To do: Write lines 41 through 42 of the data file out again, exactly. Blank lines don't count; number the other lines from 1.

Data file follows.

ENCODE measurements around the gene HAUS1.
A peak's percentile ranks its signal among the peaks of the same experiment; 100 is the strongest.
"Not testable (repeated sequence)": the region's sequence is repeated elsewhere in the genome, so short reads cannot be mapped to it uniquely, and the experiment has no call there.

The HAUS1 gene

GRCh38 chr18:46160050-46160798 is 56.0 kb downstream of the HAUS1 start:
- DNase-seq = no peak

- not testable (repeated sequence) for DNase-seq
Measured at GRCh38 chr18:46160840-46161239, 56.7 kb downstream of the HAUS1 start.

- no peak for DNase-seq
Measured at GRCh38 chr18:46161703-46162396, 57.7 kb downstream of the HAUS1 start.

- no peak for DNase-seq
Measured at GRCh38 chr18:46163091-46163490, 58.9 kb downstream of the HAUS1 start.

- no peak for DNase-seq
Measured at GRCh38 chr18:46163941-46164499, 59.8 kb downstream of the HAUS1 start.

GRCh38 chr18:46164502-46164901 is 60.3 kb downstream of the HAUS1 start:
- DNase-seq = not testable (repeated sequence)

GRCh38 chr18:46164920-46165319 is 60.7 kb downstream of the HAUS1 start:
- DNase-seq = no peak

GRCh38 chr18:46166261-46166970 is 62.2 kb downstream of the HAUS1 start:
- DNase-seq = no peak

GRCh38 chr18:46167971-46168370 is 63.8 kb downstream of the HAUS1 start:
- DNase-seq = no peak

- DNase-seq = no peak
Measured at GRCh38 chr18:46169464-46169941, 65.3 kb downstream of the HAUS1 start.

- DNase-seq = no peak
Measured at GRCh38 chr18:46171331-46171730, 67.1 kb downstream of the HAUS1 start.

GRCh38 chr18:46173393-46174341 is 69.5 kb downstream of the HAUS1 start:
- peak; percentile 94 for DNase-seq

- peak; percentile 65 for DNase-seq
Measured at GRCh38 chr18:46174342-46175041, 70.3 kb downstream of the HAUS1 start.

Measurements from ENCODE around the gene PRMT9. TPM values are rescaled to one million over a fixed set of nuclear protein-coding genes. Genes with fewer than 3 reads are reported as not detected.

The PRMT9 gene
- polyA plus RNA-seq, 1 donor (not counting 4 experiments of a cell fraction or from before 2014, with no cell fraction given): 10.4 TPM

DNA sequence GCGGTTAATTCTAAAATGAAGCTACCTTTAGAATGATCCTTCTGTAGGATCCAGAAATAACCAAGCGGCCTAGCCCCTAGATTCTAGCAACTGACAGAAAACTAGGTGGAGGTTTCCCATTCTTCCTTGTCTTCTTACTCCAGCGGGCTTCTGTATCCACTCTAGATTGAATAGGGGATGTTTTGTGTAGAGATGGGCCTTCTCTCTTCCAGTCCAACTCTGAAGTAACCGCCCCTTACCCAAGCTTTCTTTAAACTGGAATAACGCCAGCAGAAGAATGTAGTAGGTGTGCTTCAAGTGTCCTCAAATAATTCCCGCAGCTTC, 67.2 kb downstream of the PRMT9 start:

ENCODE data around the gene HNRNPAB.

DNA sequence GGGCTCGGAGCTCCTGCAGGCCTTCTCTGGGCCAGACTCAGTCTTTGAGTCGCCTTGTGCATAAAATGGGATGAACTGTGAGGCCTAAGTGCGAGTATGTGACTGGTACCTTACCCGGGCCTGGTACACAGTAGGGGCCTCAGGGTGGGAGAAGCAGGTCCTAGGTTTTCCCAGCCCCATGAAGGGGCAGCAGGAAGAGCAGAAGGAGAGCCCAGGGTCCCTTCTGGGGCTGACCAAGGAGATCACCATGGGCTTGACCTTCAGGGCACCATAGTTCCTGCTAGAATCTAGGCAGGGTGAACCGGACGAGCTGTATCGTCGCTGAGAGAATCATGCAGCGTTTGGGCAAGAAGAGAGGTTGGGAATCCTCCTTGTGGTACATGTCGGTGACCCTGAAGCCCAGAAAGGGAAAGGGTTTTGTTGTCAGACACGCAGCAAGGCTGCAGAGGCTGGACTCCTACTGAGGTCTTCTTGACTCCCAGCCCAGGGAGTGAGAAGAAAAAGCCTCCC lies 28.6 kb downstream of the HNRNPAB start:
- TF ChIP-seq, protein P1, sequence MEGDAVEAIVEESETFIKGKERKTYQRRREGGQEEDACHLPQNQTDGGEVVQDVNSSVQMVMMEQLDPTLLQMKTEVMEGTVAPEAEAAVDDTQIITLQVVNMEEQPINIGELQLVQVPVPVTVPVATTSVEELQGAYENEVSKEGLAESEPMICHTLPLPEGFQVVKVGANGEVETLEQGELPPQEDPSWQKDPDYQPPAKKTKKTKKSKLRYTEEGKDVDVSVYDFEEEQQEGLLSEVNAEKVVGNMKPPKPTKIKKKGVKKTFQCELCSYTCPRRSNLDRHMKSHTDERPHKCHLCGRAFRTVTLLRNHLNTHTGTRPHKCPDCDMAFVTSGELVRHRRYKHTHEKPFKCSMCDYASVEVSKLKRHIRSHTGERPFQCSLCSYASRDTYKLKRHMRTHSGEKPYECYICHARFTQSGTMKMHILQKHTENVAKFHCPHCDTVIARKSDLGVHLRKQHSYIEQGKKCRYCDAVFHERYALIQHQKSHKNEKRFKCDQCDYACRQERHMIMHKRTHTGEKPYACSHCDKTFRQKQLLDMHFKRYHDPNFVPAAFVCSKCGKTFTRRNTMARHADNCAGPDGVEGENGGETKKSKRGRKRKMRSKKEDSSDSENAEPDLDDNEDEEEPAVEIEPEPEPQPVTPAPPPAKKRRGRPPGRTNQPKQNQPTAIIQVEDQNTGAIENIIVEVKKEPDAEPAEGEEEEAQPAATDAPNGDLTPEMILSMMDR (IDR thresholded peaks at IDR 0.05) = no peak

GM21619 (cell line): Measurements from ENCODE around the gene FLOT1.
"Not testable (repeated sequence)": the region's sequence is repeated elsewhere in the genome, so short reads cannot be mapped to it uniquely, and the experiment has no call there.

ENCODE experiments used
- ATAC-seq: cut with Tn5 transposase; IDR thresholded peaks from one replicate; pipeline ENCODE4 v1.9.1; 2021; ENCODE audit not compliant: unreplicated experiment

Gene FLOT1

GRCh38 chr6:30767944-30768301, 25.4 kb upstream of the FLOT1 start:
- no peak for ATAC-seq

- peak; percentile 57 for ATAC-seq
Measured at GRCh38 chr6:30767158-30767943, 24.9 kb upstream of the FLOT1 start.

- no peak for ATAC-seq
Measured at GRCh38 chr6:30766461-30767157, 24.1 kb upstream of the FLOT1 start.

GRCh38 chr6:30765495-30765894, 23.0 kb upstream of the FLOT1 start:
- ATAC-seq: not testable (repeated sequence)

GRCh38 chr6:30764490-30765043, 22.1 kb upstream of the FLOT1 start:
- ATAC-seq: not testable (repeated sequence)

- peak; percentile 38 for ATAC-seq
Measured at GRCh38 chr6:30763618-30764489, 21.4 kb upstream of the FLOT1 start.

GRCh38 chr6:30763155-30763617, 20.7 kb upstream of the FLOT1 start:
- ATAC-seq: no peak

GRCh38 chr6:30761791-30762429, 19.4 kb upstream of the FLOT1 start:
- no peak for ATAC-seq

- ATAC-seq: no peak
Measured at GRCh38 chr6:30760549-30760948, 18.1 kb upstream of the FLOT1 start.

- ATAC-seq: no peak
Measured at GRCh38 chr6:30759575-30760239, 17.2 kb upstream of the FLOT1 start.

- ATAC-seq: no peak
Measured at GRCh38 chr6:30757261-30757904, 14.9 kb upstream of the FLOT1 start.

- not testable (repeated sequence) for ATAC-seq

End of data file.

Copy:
- ATAC-seq: cut with Tn5 transposase; IDR thresholded peaks from one replicate; pipeline ENCODE4 v1.9.1; 2021; ENCODE audit not compliant: unreplicated experiment

Gene FLOT1